Can the ordinary rules of logic be applied without change, as soon as we consider collections taking an infinite number of objects? This is a question we did not ask at first, but we were led to examine when the mathematicians who made themselves a specialty of the study of the infinite suddenly clashed with certain contradictions at least apparent. Do these contradictions stem from the fact that the rules of logic have been incorrectly applied, or that they cease to be valid outside their proper domain, which is that of collections formed only of a finite number of objects ? I think that it will be useful to say a few words on this subject, and to give the readers an idea of the debates to which this problem has given rise.
Formal logic is nothing but the study of the properties common to all classifications; it tells us that two soldiers belonging to the same regiment belong by that very fact to the same brigade, and consequently to the same division, and that is the whole theory of syllogism. What then is the condition for the rules of this logic to be valid? This is because the classification adopted is immutable. We learn that two soldiers belong to the same regiment, and we want to conclude that they belong to the same brigade; we have the right to do so provided that during the time we put into reasoning, one of the two men was not transferred from one regiment to another.
The antinomies that have been reported all come from the oblivion of this simple condition: we used a classification that was not immutable and could not be; we have taken the precaution of proclaiming it immutable; but this precaution was insufficient; it had to be made immutable and there are cases where this is not possible.
Allow me to quote an example cited by Mr. Russell. It was against me, moreover, that he invoked it. He wanted to prove that the difficulties did not come from the introduction of the present infinite, since they can occur even when we consider only finite numbers. I will come back to this point later, but that is not what it is for the moment and I choose this example because it is fun and it highlights the fact that I come to report.
What is the smallest integer that can not be defined by a sentence of less than one hundred French words? And first, does this number exist?
Yes, because with one hundred French words, one can only build a finite number of sentences, since the number of words in the French dictionary is limited. Of these phrases, there will be some that will have no meaning or that will not define any integer. But each of them can define at most only one integer. The number of integers that can be defined in this way is therefore limited; therefore, there are certainly integers that can not be; and among these integers, there is certainly one which is smaller than all the others.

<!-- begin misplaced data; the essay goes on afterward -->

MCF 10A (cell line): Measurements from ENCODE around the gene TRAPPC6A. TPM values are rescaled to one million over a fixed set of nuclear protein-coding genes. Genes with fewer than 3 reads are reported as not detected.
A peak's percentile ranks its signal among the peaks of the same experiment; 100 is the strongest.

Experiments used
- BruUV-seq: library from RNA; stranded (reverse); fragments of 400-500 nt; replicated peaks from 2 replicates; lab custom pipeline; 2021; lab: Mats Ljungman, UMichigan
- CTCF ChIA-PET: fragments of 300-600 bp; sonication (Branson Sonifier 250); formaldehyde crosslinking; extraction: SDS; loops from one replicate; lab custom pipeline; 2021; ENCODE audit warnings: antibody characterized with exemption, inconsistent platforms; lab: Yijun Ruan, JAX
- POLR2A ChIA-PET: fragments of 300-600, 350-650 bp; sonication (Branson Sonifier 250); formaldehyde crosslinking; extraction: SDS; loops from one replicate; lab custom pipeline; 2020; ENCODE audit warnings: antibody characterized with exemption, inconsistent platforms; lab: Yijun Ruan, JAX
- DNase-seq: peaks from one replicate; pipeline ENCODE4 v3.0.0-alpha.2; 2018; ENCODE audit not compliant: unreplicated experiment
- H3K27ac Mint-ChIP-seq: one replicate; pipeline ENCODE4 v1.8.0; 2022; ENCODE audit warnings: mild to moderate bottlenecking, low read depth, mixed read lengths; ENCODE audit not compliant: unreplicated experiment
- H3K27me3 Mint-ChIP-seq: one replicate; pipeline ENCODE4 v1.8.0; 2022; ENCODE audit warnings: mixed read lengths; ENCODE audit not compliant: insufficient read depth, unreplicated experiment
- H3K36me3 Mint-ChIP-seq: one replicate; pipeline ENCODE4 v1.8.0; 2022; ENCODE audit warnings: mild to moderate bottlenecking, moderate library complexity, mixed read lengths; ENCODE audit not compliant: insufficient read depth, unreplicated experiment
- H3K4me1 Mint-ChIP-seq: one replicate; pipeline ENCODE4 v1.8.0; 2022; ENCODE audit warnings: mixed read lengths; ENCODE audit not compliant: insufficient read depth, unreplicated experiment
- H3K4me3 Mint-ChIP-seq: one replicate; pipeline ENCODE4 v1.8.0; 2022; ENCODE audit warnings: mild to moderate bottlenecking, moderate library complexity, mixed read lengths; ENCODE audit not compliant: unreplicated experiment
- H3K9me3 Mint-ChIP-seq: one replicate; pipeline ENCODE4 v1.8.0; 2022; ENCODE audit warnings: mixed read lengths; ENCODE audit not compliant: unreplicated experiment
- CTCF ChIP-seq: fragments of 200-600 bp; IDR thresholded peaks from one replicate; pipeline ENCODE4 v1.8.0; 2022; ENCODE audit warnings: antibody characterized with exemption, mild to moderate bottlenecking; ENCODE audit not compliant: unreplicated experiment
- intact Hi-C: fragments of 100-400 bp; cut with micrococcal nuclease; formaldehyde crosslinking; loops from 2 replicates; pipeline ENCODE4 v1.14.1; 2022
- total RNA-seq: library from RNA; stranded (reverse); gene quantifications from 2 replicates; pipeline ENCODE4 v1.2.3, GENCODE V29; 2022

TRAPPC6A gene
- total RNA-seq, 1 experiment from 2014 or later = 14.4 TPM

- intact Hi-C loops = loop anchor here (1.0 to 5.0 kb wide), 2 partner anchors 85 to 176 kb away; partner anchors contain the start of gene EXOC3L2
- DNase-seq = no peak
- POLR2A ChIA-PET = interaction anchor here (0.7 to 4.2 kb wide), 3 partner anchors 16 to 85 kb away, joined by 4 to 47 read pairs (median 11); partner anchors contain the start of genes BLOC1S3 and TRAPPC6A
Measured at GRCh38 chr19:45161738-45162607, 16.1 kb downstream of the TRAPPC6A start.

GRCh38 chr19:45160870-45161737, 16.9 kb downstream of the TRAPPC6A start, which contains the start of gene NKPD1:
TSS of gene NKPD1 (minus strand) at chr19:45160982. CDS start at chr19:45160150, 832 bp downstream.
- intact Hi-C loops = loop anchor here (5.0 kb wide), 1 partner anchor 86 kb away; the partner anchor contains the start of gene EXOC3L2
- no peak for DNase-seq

No ; for if this whole existed, its existence would imply contradiction, since it would be defined by a sentence of less than one hundred French words, namely by the very phrase which affirms that it can not be.
This reasoning is based on a classification of whole numbers into two categories, those which can be defined by a sentence of less than one hundred French words and those which can not be. In asking the question, we implicitly claim that this classification is immutable and that we begin to reason only after having definitively established it. But that is not possible. The classification can only be definitive when we have reviewed all the sentences of less than a hundred words, we will have rejected those which have no meaning, and we will definitively fix the meaning of those who have one. But among these sentences, there are some that can only make sense after the classification is stopped, those are those where it is question of this classification itself. In summary, the classification of numbers can be stopped only after the sorting of the sentences is completed, and this sorting can not be completed until the classification is stopped, so that neither classification nor sorting will ever be possible to be completed.
These difficulties will meet much more often when it comes to infinite collections. Suppose we wish to classify the elements of one of these collections and that the principle of classification rests on some relation of the element to be classified with the whole collection. Can such a classification ever be conceived as arrested? There is no present infinity, and when we speak of an infinite collection, we mean a collection to which we can continually add new elements (similar to a subscription list that would never be closed in the future expectation of new subscribers). But the classification could only be stopped when this list is closed; whenever we add new elements to the collection, we modify this collection; we can thus modify the relation of this collection with the elements already classified; and since it is from this relation that these elements have been arranged in this or that drawer, it may happen that once this relation is modified, these elements are no longer in the right drawer and that we are obliged to move. As long as we have new elements to introduce, we must be afraid of having to start all his work again; but it will never happen that we have no new elements to introduce; the classification will never be stopped.